The quaint dedication written in English on the front page of an old Telugu book catches one's attention. The year imprinted on it is 1904. The title of the book—Sangeeta Sampradaya Pradarsini.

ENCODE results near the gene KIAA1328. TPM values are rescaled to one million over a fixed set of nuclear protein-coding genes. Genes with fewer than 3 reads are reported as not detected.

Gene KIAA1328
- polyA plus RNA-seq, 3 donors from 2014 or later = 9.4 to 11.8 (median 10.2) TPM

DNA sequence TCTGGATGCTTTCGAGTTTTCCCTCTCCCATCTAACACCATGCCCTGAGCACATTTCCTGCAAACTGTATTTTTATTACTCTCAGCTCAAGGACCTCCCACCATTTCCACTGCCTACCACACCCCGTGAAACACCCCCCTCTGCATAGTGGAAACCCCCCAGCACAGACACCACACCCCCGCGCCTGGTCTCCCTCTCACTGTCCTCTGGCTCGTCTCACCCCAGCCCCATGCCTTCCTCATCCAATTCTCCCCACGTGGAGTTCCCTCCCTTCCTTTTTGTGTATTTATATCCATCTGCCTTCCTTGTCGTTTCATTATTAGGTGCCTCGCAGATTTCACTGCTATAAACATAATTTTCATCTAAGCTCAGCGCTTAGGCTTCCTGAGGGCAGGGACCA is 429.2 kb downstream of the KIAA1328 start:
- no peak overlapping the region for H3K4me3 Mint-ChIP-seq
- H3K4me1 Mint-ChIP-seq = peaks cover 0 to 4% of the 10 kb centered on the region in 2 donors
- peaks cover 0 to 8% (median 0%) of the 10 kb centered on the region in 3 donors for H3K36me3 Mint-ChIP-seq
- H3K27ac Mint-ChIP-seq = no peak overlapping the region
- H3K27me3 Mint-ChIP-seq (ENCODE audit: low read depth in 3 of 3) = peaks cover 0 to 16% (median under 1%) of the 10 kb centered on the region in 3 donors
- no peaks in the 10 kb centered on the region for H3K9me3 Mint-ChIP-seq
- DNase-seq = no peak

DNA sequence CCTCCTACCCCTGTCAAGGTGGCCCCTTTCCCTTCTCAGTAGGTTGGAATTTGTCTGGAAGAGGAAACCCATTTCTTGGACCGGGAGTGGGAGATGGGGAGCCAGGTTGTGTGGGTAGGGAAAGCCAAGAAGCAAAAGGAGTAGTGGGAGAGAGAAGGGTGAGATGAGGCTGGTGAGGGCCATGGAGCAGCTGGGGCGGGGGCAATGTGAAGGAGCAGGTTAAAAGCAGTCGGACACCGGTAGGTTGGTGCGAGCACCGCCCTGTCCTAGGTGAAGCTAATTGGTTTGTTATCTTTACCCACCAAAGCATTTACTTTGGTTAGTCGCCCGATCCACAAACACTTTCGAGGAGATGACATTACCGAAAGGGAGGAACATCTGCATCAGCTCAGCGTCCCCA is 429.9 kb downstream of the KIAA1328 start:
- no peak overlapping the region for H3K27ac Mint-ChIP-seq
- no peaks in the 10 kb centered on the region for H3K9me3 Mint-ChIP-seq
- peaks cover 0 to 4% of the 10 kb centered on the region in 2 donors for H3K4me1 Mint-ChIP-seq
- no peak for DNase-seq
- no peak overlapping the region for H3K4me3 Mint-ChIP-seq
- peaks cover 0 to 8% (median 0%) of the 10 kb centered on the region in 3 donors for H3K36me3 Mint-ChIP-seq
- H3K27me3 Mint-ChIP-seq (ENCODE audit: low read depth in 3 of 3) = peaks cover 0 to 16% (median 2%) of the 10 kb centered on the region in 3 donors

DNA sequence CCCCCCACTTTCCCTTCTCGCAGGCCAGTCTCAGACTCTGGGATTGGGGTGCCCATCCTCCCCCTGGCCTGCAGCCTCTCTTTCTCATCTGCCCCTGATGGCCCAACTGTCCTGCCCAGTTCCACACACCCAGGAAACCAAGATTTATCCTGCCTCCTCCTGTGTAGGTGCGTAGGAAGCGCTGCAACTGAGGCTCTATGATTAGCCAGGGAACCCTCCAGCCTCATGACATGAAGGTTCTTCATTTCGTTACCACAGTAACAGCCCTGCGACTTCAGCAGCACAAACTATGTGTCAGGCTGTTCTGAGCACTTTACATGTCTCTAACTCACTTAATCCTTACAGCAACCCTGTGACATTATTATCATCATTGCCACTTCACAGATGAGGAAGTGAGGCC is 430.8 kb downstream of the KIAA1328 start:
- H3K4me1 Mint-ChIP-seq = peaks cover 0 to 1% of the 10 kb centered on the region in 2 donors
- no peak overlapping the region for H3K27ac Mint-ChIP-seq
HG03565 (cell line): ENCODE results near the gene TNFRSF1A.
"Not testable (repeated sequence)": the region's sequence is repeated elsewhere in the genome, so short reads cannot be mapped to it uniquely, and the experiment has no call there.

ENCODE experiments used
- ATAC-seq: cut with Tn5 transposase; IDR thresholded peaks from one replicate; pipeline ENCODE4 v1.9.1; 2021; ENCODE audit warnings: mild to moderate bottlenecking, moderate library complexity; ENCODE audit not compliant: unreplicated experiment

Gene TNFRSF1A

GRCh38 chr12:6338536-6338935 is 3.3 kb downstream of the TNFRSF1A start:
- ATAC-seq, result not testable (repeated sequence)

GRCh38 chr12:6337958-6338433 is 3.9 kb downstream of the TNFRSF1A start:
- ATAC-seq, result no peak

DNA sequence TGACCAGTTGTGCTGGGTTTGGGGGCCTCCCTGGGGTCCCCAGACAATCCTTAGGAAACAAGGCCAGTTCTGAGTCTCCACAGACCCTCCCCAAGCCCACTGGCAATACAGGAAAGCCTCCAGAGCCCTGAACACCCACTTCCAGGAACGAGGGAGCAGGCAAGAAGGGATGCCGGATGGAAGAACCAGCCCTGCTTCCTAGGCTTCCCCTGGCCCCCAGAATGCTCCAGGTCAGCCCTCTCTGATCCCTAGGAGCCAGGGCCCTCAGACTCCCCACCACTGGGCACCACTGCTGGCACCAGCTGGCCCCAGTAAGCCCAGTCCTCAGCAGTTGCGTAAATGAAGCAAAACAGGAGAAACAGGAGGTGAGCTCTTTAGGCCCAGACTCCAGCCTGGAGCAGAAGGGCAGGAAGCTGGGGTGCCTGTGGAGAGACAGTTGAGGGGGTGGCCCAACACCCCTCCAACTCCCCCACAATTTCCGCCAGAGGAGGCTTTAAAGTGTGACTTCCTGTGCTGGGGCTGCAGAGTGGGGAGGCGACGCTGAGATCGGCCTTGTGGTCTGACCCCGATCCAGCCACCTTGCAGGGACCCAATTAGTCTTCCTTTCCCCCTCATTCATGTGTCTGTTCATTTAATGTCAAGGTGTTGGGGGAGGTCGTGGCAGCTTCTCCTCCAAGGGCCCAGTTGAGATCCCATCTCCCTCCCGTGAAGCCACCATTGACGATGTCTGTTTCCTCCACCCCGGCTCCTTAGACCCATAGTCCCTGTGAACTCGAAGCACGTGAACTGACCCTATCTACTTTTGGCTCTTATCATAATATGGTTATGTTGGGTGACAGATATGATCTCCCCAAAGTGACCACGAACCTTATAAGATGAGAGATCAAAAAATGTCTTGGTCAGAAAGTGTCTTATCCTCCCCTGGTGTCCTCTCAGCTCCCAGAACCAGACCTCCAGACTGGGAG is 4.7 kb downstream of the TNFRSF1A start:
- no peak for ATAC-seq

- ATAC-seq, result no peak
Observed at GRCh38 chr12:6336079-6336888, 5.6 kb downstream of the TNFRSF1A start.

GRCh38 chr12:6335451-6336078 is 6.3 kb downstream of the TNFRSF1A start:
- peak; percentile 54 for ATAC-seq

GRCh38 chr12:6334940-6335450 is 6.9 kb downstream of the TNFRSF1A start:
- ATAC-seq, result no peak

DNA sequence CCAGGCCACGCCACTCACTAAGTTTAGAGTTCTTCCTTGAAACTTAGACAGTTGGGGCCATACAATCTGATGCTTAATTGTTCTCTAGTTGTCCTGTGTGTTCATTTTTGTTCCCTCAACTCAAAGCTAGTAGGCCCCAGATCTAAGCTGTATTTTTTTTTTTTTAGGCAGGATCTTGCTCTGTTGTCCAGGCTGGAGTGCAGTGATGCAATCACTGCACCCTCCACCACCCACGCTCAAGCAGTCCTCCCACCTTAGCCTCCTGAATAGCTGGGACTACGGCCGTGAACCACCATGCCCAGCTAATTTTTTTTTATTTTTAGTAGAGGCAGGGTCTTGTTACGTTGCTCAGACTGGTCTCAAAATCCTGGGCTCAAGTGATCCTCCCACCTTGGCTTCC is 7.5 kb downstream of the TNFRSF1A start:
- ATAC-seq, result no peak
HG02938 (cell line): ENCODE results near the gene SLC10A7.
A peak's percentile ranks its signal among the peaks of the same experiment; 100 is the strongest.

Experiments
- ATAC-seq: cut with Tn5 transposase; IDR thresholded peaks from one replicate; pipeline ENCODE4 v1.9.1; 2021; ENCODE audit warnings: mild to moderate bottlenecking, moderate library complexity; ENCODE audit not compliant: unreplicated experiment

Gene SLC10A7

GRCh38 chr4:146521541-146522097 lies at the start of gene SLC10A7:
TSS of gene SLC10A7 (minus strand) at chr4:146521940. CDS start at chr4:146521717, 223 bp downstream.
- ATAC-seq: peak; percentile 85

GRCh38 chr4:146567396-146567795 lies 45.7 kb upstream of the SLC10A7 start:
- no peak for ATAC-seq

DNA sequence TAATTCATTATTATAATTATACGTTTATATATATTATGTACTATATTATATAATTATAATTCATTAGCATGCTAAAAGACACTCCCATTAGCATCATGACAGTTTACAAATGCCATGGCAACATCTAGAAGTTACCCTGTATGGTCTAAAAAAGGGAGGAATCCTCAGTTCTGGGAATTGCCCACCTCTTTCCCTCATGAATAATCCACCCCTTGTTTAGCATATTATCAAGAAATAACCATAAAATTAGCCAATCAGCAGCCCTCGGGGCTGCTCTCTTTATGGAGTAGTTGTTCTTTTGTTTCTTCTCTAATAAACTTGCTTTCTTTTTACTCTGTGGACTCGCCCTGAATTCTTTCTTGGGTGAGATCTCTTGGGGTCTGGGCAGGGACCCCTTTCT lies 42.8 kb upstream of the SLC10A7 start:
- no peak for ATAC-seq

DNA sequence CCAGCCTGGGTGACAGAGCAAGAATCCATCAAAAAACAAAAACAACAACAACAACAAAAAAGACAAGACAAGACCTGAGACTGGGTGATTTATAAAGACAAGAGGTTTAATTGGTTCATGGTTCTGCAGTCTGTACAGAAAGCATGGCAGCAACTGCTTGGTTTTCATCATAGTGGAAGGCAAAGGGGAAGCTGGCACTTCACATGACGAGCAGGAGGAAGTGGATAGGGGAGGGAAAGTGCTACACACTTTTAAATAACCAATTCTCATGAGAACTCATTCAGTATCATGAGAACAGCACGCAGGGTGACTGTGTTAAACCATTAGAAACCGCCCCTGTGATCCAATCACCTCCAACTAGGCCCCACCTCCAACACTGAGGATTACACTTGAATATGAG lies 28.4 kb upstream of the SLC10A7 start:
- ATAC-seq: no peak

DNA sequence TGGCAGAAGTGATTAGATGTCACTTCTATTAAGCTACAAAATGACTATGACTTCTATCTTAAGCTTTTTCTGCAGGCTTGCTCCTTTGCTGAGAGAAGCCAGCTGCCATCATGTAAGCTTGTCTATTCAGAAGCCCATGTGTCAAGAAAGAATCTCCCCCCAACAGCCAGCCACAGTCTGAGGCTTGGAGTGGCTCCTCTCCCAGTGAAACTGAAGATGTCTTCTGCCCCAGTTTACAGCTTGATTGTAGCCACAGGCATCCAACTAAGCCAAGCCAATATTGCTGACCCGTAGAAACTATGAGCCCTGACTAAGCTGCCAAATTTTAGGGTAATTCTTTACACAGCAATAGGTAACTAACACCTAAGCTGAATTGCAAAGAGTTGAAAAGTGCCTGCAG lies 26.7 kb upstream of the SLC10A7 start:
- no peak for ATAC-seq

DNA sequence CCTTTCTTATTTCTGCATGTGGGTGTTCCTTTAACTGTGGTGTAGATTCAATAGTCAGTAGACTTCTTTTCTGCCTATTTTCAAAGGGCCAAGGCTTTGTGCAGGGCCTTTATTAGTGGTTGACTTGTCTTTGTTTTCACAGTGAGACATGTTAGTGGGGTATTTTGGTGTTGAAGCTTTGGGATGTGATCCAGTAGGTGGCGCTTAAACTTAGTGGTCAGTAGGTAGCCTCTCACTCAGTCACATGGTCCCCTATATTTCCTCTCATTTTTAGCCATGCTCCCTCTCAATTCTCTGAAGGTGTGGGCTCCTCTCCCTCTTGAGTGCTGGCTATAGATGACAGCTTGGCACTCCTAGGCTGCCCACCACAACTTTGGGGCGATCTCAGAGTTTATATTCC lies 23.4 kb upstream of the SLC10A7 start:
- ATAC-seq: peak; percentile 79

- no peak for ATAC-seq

Subbarama Dikshitar (1839-1906) has very simply described his work as a book. But it is far from being just that. Its 1700 pages are divided into two volumes. The subject matter is Carnatic music. The language used is, for the most part, Telugu with a few pages in Tamil. The title is in Sanskrit. In fact, both modestly and accurately, the work can be termed an encyclopedia of Carnatic music. For, the contents with their 170 geeta-s of Venkatamakhi, 229 kriti-s of Muthuswami Dikshitar, 10 prabandha-s, 41 chitta tana-s, kriti-s of various composers and over a hundred other pieces like sooladi-s, varnam-s, swarajati-s, daru-s and pada-s, all of them meticulously and descriptively notated with swara signs, gamaka indications and tala symbols, elaborate discussions on the traditions of music, and brief notes that explain characteristics of the raga-s employed in the compositions, firmly establish the tenets of traditional Carnatic music, justifying the title of the book. Besides these, there are 77 biographies of musicians, musicologists, and composers that include the members of his family and the royal patrons of Ettayapuram, as also a brief autobiographical sketch of the writer himself. Indeed, a formidable production by a single man! The work gains further in stature when one realises that, in those times, the process of information collection in itself was an arduous task. For, Indian printing was in its infancy and printed books few and far between. The ordeal of discovering facts was further aggravated by the proverbial Indian tradition of a dismal lack of historical sense. Obstacles notwithstanding, the Sangeeta Sampradaya Pradarsini was published in 1904.
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